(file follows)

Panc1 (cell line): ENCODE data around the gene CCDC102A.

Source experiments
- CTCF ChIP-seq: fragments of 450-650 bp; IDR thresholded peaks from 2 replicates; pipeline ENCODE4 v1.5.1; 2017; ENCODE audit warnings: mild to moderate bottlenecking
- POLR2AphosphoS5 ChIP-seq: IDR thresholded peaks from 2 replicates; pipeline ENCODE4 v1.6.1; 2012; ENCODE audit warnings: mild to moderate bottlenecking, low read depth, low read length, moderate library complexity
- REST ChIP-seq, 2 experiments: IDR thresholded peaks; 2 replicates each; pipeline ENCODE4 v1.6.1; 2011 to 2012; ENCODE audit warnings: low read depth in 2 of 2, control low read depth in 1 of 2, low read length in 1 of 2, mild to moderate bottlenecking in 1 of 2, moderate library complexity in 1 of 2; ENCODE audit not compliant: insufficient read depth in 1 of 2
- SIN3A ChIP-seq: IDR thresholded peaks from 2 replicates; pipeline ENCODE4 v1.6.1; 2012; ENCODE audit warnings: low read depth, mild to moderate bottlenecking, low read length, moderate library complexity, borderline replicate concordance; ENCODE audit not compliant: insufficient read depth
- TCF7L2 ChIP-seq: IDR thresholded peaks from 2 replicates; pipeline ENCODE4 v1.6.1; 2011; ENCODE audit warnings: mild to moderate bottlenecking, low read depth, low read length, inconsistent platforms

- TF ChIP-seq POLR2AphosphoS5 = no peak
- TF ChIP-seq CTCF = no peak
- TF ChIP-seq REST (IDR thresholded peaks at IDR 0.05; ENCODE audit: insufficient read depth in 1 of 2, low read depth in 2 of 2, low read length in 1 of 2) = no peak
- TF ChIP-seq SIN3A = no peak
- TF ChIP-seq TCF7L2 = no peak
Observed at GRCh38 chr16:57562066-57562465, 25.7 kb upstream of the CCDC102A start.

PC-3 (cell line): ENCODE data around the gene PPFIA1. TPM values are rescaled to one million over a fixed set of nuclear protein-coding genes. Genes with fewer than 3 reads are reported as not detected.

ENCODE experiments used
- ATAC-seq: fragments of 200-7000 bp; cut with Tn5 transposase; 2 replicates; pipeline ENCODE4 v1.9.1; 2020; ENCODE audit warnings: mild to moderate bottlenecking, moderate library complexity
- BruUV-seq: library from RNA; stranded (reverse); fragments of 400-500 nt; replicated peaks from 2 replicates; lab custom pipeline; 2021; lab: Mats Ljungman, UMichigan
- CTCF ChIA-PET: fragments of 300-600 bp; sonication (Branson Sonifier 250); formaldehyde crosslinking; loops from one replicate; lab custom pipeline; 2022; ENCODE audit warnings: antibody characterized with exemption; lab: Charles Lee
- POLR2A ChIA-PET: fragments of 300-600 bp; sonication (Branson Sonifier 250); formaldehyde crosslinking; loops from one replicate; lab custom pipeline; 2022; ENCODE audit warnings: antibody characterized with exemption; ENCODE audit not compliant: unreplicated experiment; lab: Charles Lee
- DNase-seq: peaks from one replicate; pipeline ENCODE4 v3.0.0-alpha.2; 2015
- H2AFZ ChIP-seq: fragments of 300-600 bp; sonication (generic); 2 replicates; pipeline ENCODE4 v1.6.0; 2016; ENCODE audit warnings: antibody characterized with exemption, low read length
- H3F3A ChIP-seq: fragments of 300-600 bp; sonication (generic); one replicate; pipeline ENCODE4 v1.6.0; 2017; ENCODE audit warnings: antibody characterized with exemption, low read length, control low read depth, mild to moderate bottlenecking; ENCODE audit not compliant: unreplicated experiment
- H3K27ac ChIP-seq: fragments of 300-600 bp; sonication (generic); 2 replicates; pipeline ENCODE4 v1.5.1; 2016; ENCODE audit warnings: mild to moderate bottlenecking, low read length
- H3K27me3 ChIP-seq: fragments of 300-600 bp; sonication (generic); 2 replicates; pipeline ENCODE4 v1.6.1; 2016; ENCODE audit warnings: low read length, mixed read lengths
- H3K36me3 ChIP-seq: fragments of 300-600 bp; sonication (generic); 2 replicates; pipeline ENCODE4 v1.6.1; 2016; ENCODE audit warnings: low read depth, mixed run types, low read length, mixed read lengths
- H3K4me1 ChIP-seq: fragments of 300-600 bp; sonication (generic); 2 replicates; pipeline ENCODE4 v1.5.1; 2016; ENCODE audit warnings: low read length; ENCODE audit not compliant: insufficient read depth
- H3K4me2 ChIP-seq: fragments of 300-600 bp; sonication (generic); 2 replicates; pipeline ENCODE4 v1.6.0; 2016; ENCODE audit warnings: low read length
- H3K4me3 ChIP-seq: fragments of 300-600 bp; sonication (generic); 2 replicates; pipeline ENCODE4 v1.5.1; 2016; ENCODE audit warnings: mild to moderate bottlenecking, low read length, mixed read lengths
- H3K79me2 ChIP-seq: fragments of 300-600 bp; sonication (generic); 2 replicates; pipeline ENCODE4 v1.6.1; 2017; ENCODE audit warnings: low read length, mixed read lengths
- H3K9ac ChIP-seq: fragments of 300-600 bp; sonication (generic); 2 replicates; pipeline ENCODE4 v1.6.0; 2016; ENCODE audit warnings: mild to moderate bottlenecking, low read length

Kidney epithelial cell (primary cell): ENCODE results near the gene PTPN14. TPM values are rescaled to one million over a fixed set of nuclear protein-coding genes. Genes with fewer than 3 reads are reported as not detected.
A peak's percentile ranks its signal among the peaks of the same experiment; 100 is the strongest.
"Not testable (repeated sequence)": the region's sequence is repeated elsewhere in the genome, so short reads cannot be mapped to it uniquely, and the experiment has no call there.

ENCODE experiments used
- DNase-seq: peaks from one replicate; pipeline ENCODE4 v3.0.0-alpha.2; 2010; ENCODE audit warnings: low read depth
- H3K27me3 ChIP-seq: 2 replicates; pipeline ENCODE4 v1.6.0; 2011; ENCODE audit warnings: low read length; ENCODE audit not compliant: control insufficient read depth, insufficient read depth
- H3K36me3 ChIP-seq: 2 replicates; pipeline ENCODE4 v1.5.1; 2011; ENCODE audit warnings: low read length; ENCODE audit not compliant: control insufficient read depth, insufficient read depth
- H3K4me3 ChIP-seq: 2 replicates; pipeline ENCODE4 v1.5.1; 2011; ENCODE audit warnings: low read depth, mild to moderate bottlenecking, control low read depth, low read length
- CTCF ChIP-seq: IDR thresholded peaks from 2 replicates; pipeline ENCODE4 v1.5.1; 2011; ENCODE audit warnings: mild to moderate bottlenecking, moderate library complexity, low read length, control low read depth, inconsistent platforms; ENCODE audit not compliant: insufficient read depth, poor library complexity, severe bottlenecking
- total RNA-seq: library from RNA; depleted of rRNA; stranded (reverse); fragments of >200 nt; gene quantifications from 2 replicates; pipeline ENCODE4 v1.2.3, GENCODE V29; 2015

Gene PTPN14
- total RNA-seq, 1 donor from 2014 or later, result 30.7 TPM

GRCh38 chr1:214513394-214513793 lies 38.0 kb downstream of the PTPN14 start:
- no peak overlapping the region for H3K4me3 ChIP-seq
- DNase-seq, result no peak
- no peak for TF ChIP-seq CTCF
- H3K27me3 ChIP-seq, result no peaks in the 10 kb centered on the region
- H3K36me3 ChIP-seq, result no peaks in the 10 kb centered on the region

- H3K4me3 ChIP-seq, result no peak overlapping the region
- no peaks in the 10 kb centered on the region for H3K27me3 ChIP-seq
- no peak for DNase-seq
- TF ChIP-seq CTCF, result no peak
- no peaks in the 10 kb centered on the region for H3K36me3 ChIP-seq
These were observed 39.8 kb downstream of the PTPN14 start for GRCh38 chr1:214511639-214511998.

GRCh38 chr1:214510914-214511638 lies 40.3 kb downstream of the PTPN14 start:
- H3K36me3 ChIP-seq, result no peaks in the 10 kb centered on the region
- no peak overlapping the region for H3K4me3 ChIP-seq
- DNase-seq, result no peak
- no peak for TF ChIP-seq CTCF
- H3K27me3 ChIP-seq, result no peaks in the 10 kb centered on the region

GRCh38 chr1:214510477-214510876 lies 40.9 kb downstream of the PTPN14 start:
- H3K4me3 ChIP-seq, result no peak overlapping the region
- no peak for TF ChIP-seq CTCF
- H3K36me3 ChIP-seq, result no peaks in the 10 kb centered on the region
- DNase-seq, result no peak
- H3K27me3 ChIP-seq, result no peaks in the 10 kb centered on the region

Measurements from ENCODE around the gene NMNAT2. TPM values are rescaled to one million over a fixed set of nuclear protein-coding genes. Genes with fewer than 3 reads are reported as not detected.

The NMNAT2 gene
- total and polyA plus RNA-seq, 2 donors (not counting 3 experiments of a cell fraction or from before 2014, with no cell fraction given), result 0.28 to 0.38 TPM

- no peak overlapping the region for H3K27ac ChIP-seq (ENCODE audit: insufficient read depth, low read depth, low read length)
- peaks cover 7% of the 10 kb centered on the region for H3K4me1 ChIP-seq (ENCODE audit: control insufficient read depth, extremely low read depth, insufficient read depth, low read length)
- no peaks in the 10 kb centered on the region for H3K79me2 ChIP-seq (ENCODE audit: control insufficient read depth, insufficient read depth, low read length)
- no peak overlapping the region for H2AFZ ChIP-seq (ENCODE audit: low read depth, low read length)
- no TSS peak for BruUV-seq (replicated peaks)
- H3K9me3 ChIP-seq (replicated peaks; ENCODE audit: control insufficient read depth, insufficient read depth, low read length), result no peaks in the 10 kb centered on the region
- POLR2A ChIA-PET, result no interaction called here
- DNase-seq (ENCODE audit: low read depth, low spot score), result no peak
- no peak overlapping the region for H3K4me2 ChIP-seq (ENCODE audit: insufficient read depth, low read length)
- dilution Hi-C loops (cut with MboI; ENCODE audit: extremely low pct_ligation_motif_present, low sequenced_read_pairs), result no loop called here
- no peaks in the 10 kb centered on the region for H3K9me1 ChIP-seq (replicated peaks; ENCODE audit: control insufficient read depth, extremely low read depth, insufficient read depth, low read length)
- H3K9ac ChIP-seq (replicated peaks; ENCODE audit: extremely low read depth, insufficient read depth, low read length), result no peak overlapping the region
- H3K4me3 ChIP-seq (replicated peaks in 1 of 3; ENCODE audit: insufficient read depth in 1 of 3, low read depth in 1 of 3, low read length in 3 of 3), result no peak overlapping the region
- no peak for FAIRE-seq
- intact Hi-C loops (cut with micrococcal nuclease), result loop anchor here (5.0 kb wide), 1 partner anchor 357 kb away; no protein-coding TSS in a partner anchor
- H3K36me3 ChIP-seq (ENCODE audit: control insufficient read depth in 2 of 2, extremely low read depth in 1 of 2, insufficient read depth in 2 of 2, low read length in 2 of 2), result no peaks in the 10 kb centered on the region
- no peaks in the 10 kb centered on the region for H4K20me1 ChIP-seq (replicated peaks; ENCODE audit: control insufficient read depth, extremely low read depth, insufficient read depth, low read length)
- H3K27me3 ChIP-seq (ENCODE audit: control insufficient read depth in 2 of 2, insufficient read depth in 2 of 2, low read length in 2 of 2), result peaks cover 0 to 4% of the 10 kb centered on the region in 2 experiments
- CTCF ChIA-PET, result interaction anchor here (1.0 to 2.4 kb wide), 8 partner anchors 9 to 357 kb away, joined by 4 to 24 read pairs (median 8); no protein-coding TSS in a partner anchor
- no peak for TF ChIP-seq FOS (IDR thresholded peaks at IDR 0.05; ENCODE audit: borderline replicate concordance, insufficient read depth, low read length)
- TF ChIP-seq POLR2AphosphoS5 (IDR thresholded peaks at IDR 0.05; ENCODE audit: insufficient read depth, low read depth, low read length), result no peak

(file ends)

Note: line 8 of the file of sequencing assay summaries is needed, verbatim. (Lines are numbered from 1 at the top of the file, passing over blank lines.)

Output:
- TF ChIP-seq POLR2AphosphoS5 = no peak